|Matthew Henry's Concise Commentary|
31:10-31 This is the description of a virtuous woman of those days, but the general outlines equally suit every age and nation. She is very careful to recommend herself to her husband's esteem and affection, to know his mind, and is willing that he rule over her. 1. She can be trusted, and he will leave such a wife to manage for him. He is happy in her. And she makes it her constant business to do him good. 2. She is one that takes pains in her duties, and takes pleasure in them. She is careful to fill up time, that none be lost. She rises early. She applies herself to the business proper for her, to women's business. She does what she does, with all her power, and trifles not. 3. She makes what she does turn to good account by prudent management. Many undo themselves by buying, without considering whether they can afford it. She provides well for her house. She lays up for hereafter. 4. She looks well to the ways of her household, that she may oblige all to do their duty to God and one another, as well as to her. 5. She is intent upon giving as upon getting, and does it freely and cheerfully. 6. She is discreet and obliging; every word she says, shows she governs herself by the rules of wisdom. She not only takes prudent measures herself, but gives prudent advice to others. The law of love and kindness is written in the heart, and shows itself in the tongue. Her heart is full of another world, even when her hands are most busy about this world. 7. Above all, she fears the Lord. Beauty recommends none to God, nor is it any proof of wisdom and goodness, but it has deceived many a man who made his choice of a wife by it. But the fear of God reigning in the heart, is the beauty of the soul; it lasts for ever. 8. She has firmness to bear up under crosses and disappointments. She shall reflect with comfort when she comes to be old, that she was not idle or useless when young. She shall rejoice in a world to come. She is a great blessing to her relations. If the fruit be good, the tree must have our good word. But she leaves it to her own works to praise her. Every one ought to desire this honour that cometh from God; and according to this standard we all ought to regulate our judgments. This description let all women daily study, who desire to be truly beloved and respected, useful and honourable. This passage is to be applied to individuals, but may it not also be applied to the church of God, which is described as a virtuous spouse? God by his grace has formed from among sinful men a church of true believers, to possess all the excellences here described.
Verse 16. - ZAYIN. She considereth a field, and buyeth it. She turns her attention to a certain field, the possession of which is for some cause desirable; and, after due examination and consideration, she buys it. One is reminded of Christ's parable of the treasure hidden in a field, which the finder sold all that he had to purchase (Matthew 13:44). With the fruit of her hands she planteth a vineyard. Her prudent management and economy give her means to buy vines and plant a vineyard, and thus to increase her produce. Possibly it is meant that she sees the field she has gotten is more fitted for grapes than corn, and she cultivates it accordingly. Virgil 'Georg.,' 2:229 -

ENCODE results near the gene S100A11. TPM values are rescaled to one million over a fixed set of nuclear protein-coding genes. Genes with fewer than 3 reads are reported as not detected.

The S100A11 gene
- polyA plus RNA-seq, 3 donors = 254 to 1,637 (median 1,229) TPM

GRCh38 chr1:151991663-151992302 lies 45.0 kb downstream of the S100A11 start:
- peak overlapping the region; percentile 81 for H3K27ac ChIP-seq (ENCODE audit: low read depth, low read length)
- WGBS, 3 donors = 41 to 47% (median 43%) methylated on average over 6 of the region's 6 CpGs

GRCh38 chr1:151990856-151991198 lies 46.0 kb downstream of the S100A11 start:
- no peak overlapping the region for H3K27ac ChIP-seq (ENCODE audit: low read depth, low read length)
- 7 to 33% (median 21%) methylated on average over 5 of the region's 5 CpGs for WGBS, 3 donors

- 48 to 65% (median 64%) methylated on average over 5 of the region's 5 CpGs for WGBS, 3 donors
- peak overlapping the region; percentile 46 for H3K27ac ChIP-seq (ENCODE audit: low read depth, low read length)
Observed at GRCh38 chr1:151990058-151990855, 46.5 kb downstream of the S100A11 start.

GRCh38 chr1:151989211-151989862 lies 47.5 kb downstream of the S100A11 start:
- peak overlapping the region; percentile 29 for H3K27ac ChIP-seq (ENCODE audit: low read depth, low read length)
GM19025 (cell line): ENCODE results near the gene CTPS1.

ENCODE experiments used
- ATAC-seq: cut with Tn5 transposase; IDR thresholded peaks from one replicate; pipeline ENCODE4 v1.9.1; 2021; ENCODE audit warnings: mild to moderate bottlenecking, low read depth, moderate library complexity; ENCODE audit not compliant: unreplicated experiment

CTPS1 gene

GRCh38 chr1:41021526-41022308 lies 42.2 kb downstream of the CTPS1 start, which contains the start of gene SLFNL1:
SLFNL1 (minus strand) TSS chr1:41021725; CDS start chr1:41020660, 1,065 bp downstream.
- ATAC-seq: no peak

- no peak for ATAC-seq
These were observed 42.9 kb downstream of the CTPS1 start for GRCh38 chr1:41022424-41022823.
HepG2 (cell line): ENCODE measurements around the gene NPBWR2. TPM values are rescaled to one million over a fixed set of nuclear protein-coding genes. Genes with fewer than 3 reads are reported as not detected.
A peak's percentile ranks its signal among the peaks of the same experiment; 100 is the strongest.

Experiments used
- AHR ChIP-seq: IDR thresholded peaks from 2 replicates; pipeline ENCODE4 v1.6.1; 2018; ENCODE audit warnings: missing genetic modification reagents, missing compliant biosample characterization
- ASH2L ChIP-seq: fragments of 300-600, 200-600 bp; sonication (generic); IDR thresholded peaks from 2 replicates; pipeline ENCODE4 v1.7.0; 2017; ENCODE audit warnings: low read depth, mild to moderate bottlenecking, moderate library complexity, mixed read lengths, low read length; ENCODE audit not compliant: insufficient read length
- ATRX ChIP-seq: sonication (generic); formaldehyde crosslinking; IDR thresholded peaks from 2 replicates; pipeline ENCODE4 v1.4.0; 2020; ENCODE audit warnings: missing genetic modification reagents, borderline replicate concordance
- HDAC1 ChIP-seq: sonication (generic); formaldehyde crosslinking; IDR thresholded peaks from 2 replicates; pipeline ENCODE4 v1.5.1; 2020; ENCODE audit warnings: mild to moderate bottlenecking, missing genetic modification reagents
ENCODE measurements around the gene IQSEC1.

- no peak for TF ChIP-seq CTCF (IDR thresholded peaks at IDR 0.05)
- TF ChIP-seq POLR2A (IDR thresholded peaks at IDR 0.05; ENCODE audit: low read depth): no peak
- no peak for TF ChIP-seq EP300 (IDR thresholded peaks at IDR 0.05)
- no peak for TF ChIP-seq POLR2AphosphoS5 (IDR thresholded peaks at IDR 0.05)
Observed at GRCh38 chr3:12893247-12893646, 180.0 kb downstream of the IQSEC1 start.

"Altera frumentis quoniam favet, altera Baccho,
Densa magis Cereri, rarissima quaeque Lyaeo."
Gill's Exposition of the Entire Bible
She considereth a field, and buyeth it,.... The field are the Scriptures, in which are hid the rich treasures of Gospel doctrines and promises; and the church, and all truly enlightened persons, consider to what use this field may be put, to what account it will turn; how profitable the Scriptures are, for doctrine, reproof, correction, and instruction in righteousness; what a rich mine and valuable treasure is in them; things more desirable, and of greater worth, than thousands of gold and silver; and therefore will buy this field at any rate, and not sell it; will part with all they have before they will part with that; even life itself, which in an improper sense is called buying of it, though it is without money and without price; see Matthew 13:44;
with the fruit of her hand she planteth a vineyard; her own vineyard, whose plants are an orchard of pomegranates, Sol 1:6; who through the ministry of the word, are planted in the house of the Lord, and flourish there; this the church is said to do by her ministers, who plant and water, as Paul and Apollos did, 1 Corinthians 3:6. And it is observable, that in the Hebrew text there is a double reading; the "Keri", or marginal reading, is feminine; but the "Cetib", or writing, is masculine; to show that she did it by means of men, she made use of in her vineyard for that service; it being, as Aben Ezra observes, not the custom and business of women to plant vineyards, but men. It may be rendered, "he planted", and be applied to her husband, Christ; who, through the ministry of the word in his church, plants souls in it; and happy are they who are the planting of the Lord! trees of righteousness, that he may be glorified, Isaiah 61:3.
Jamieson-Fausset-Brown Bible Commentary
16. and hence has means to purchase property.
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